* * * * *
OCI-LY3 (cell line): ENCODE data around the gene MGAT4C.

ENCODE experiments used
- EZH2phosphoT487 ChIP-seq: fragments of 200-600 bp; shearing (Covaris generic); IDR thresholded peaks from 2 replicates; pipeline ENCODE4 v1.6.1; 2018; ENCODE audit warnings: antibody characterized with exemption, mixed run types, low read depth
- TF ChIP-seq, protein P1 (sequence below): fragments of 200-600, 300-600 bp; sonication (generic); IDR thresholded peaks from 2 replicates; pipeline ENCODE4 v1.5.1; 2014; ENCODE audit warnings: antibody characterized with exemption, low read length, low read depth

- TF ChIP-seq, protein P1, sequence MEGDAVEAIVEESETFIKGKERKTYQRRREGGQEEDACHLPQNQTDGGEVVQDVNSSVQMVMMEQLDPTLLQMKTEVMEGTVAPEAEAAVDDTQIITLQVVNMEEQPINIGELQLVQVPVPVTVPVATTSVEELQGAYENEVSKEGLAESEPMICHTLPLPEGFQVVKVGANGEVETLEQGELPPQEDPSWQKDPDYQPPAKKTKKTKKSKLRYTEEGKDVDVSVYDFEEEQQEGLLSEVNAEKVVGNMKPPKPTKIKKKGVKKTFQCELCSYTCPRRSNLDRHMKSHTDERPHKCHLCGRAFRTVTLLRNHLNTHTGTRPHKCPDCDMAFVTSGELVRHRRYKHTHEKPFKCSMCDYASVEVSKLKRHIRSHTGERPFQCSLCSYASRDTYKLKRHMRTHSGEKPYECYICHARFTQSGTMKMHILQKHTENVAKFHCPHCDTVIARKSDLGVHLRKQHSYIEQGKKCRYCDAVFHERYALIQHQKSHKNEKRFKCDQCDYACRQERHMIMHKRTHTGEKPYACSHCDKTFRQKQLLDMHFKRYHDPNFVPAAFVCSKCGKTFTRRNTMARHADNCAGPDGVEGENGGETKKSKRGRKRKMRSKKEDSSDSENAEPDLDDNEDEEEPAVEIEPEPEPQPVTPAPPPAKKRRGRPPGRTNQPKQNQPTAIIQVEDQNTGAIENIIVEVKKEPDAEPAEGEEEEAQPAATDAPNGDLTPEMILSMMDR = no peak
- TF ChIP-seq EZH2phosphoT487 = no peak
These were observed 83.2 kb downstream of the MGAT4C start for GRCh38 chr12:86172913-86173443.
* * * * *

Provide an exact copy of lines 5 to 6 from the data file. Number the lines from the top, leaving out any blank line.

- TF ChIP-seq, protein P1, sequence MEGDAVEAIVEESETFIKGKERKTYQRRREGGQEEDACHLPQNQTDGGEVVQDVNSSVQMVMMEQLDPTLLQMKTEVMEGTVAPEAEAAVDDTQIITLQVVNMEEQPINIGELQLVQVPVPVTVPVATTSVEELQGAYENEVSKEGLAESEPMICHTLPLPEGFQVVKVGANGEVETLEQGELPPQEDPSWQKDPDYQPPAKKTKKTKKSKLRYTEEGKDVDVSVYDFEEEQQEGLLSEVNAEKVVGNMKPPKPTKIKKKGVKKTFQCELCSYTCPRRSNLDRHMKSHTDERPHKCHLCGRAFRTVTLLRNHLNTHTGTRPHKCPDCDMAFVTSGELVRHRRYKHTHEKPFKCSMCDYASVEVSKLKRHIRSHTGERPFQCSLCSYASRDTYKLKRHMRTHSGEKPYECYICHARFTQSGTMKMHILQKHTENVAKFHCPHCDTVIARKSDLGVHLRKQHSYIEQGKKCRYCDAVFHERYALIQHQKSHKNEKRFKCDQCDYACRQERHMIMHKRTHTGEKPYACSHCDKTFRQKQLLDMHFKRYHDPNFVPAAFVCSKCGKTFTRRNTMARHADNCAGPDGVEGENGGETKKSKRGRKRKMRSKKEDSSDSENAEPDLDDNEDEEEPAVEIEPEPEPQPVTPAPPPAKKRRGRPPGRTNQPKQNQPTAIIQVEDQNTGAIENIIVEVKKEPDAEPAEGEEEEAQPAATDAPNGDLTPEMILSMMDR = no peak
- TF ChIP-seq EZH2phosphoT487 = no peak